Quincy Wright (review date July 1958)
SOURCE: A review of “A World Restored: Metternich, Castlereagh and the Problems of Peace, 1812–1822,” in The American Historical Review, Vol. 68, No. 4, July, 1958, pp. 953–55.
[In the following review, Wright offers a positive assessment of A World Restored, concluding that Kissinger skillfully explores and interprets international relations in the post-Napoleonic period.]
This book [A World Restored] is less a history of Europe's defeat of, and reconstruction after, Napoleon than an interpretation of that history in universal terms. The author recognizes that history does not repeat itself exactly, but he insists that the problems of different periods, the methods of dealing with them, and the motivation of the actors may be similar. Consequently, “generalization” may be “abstracted from the uniqueness of individual experience.” He seldom makes explicit an analogy between the post-Napoleonic and post-Hitlerian periods, but the alert reader is continuously aware of an implicit analogy. The Russia of Tsar Alexander and that of Stalin were similar in manifesting “the indeterminacy of a [revolutionary] policy of absolute Moral claims.” The France of Napoleon and the Germany of Hitler were similar in manifesting “the [revolutionary] claims of power, as the France of Talleyrand and the Germany of Adenauer were similar in repudiating revolution and supporting moderation, restoration and unity. The Britain of Castlereagh and the United States of Roosevelt, each in its time on the periphery of world politics with a tradition of isolation, were similar in marrying the conception of equilibrium to that of collective security, maintained by recognition of the self-evident advantages of peace.” The Austria of Metternich and the Britain of Churchill, each in its time conservative and in the center of world...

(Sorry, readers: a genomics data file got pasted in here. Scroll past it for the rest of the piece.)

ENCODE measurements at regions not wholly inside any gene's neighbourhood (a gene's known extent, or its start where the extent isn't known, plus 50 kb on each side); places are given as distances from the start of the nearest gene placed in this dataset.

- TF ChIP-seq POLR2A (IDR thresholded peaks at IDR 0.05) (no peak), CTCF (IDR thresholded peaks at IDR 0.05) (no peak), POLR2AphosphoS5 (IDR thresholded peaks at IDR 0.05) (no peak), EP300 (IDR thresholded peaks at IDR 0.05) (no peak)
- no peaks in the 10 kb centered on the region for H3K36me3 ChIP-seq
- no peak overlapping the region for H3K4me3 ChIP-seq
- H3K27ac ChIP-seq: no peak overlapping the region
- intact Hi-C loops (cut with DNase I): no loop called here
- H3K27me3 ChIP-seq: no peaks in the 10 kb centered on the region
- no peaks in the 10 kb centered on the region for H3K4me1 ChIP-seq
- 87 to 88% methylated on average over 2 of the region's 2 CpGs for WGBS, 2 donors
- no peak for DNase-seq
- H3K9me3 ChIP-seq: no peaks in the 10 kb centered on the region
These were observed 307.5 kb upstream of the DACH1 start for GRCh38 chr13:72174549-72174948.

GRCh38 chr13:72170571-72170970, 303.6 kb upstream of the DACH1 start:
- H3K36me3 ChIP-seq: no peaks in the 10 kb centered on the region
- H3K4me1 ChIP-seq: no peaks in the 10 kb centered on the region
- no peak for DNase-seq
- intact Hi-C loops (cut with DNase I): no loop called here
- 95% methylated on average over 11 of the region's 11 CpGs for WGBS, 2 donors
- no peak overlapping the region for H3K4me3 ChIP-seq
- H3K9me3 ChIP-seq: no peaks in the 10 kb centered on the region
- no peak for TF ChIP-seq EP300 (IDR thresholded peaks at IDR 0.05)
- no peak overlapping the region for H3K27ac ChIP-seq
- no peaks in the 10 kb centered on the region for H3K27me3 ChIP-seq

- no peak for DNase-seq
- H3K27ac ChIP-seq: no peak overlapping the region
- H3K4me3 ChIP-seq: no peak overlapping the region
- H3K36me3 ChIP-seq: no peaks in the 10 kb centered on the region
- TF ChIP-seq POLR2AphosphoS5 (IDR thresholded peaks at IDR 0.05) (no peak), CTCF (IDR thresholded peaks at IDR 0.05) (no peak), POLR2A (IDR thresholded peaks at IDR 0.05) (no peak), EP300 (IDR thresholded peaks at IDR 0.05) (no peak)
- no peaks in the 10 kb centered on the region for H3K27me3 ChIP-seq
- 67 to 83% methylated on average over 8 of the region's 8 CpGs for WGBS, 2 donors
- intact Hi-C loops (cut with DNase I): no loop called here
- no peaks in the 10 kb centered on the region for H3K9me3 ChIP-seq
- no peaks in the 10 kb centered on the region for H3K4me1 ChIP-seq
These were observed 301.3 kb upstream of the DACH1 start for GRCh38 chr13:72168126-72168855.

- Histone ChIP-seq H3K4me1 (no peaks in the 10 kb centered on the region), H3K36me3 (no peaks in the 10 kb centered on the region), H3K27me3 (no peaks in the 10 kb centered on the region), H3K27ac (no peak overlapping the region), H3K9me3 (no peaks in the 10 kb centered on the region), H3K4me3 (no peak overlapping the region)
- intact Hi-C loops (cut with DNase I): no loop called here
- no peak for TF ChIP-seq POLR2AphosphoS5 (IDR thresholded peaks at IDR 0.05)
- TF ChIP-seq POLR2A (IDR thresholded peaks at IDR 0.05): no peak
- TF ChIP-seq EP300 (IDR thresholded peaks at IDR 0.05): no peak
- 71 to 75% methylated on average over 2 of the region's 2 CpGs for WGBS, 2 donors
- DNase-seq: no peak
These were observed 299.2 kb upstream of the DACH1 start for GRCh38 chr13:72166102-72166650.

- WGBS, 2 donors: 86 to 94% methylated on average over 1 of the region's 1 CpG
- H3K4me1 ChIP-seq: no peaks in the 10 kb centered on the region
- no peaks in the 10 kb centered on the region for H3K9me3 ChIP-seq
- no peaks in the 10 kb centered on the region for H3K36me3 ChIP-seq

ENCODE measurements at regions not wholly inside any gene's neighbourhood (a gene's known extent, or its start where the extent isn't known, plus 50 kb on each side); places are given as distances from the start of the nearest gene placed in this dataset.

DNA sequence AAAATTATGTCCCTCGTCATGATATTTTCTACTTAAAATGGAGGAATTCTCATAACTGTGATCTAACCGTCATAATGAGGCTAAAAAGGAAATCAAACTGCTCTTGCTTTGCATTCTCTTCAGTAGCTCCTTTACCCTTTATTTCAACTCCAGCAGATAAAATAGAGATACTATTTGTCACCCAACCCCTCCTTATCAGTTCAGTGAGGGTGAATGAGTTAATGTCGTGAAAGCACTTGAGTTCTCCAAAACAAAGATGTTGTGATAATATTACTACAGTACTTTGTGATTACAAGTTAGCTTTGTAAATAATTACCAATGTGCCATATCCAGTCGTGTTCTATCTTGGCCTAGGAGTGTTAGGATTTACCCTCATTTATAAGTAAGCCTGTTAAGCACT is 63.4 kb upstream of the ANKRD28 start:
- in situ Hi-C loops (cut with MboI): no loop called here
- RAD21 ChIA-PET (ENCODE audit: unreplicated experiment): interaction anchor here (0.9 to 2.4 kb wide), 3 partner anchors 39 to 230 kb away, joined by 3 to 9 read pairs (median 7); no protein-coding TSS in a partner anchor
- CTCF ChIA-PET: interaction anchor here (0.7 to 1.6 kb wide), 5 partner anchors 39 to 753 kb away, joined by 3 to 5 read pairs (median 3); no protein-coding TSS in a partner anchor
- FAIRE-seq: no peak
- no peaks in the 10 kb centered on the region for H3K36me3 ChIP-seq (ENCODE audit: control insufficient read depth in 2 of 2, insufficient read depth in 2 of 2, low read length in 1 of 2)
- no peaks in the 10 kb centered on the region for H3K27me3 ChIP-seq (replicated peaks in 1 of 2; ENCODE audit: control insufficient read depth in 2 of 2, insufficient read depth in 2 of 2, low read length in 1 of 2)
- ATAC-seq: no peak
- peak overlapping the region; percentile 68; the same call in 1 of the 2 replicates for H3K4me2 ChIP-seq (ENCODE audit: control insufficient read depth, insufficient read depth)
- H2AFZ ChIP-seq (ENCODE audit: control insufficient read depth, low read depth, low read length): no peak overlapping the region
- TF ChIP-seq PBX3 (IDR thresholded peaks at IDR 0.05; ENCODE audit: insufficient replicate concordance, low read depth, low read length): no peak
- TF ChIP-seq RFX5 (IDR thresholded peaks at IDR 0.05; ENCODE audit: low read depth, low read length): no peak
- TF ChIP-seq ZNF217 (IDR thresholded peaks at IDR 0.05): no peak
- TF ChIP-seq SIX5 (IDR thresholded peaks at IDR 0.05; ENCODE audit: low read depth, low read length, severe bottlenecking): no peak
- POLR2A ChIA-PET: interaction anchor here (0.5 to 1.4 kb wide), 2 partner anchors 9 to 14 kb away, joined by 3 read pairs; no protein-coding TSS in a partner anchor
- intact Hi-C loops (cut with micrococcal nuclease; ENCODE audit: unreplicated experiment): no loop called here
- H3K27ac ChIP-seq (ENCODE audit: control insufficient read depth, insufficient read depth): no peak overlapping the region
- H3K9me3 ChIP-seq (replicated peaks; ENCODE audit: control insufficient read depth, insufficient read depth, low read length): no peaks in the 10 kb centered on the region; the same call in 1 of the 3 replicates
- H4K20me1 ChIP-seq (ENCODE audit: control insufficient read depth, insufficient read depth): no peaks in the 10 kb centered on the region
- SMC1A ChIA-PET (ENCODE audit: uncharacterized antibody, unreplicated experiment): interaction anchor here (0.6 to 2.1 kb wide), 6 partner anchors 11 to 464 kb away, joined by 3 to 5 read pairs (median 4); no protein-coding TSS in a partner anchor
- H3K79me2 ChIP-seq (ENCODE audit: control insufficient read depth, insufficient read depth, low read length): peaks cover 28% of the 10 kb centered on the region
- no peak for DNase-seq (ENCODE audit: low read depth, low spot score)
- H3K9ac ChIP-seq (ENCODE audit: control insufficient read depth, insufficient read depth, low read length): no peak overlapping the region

(The entire section is 776 words.)